President Luis Guillermo Solís signed an executive order Tuesday establishing a committee to coordinate 75 development projects and initiatives ranging from sewers to job training for the country’s depressed Caribbean region. The president also named writer and intellectual Quince Duncan head of the Commission on Afro-Descendent Affairs during his weekly press conference at Casa Presidencial.
The coordinating body, the Regional Commission for the Development of Limón Provence (CORDES-PROLI), will oversee the progress of these 75 projects outlined in the 2015-2018 National Development Plan and make quarterly reports on their finances and progress to Casa Presidencial before an annual report.
The development projects include water and port infrastructure, job training for 5,387 at-risk youth, temporary employment for more than 5,000 people, and improvements to public services, among others.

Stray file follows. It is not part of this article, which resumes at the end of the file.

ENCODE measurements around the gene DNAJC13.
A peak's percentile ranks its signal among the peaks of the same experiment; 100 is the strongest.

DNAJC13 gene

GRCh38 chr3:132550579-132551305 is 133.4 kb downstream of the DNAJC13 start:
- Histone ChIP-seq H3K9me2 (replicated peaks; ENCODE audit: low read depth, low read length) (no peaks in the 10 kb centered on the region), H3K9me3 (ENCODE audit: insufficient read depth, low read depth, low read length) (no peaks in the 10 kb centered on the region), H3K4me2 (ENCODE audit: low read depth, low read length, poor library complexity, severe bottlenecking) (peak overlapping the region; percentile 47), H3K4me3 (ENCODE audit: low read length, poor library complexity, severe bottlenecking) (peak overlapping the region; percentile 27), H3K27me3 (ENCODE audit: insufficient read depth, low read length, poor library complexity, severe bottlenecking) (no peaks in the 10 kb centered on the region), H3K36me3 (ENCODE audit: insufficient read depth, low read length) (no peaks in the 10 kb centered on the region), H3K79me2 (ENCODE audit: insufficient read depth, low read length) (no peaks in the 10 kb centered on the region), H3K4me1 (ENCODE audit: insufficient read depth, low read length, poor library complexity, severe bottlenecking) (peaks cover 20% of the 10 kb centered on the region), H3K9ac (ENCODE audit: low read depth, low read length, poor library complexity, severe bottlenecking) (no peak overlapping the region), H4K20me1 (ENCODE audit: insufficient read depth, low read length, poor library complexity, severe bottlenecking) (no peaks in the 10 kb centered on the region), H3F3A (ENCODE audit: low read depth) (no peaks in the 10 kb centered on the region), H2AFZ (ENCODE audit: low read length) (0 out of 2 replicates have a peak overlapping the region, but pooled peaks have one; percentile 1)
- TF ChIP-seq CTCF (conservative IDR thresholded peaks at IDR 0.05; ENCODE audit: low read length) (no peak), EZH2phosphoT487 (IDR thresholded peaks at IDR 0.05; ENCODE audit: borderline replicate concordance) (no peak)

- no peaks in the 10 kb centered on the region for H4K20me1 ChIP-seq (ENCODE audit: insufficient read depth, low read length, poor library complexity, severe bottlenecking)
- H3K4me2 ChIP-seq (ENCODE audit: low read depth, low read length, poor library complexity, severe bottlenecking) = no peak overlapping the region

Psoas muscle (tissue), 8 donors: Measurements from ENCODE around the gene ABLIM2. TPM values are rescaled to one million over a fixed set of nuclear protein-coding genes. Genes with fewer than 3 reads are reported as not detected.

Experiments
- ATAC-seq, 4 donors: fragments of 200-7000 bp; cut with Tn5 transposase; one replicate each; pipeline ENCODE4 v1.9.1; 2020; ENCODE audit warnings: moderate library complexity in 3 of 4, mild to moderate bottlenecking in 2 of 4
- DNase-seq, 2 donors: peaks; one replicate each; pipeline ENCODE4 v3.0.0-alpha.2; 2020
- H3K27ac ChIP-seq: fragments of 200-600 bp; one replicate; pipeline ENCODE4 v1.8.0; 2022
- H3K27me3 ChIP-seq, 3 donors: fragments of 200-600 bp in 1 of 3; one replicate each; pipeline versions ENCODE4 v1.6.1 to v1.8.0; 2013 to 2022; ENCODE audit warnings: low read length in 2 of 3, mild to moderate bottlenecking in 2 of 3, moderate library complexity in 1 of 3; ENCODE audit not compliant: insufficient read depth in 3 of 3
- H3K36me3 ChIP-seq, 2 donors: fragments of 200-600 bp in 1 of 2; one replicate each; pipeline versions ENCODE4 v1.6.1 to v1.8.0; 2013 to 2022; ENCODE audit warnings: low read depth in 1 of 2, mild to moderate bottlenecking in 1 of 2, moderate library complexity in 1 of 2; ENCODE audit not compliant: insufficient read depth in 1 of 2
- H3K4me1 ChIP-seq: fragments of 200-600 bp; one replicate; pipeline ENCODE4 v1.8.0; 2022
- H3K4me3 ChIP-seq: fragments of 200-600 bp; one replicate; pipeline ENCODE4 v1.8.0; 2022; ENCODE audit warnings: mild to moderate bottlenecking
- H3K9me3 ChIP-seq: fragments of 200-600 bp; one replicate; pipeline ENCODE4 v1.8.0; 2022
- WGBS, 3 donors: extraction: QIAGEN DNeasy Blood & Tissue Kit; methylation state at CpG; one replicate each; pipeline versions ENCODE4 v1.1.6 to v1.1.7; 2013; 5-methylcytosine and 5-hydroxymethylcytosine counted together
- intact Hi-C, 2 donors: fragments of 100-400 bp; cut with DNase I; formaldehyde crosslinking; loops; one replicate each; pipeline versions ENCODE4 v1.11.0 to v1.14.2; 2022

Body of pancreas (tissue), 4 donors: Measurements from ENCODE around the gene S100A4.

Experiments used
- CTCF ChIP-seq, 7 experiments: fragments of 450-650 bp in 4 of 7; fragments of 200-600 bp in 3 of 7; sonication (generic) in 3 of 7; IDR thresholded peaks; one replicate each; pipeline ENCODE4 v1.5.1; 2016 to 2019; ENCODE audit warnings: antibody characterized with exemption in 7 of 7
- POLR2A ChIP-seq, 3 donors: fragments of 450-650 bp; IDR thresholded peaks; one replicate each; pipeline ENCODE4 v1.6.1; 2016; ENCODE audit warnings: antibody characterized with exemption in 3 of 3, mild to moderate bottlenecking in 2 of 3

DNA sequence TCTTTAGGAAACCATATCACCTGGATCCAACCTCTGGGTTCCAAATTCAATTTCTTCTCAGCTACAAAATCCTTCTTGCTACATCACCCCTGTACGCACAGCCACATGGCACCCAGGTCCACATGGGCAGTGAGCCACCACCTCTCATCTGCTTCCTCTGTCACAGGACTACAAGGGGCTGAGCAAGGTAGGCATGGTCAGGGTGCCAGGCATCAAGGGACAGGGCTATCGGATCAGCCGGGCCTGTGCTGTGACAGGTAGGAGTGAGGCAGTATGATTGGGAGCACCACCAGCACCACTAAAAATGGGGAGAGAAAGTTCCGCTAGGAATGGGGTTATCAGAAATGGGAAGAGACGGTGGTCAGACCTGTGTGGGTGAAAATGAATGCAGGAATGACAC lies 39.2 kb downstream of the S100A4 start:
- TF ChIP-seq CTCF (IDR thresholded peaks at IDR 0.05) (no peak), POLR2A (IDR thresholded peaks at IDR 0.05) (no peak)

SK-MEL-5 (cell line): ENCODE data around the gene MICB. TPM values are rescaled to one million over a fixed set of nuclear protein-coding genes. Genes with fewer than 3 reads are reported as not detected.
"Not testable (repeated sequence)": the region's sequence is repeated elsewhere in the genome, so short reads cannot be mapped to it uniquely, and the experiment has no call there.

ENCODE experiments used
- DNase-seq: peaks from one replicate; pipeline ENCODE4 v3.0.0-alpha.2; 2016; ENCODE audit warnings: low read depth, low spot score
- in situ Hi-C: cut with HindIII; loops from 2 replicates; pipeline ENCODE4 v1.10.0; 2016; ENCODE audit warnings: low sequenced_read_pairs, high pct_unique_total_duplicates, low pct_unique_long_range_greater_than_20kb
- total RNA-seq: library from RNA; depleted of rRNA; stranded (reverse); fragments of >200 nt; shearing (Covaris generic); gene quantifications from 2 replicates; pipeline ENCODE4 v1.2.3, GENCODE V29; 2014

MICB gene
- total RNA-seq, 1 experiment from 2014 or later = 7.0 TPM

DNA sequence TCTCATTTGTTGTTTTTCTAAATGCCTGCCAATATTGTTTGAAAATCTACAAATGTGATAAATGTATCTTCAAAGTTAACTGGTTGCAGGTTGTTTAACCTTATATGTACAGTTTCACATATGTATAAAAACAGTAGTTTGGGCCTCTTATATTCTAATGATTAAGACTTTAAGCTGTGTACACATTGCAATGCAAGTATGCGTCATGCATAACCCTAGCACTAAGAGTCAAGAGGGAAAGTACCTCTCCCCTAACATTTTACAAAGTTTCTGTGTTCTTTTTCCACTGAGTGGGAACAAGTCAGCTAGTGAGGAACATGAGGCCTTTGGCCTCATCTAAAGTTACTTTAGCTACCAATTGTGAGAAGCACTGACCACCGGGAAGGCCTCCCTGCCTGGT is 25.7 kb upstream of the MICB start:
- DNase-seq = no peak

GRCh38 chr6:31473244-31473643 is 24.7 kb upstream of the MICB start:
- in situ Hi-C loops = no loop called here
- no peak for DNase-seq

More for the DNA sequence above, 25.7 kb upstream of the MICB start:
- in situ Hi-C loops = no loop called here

Gilbert Brown, CORDES-PROLI chief, said the commission puts Limonenses in the driver’s seat for projects targeting a region that has struggled with unemployment and drug-linked violence.
“If this fails, we’ll have no one to blame but ourselves, the Limonenses,” Brown said.
President Solís, speaking in English, addressed the black Anglophone community in Limón regarding Duncan’s nomination: “You have a representative who will be dedicated to taking care of the agenda that for so long you have desired. … This is the way in which we, in part, take care of the neglect that for many years characterized the way in which the government of Costa Rica related with the Afro-descendents of our country.”
Duncan said that the commission’s formation was a dream come true from many years ago: “This is the opportunity to actively participate and achieve the dreams that we have dreamed.”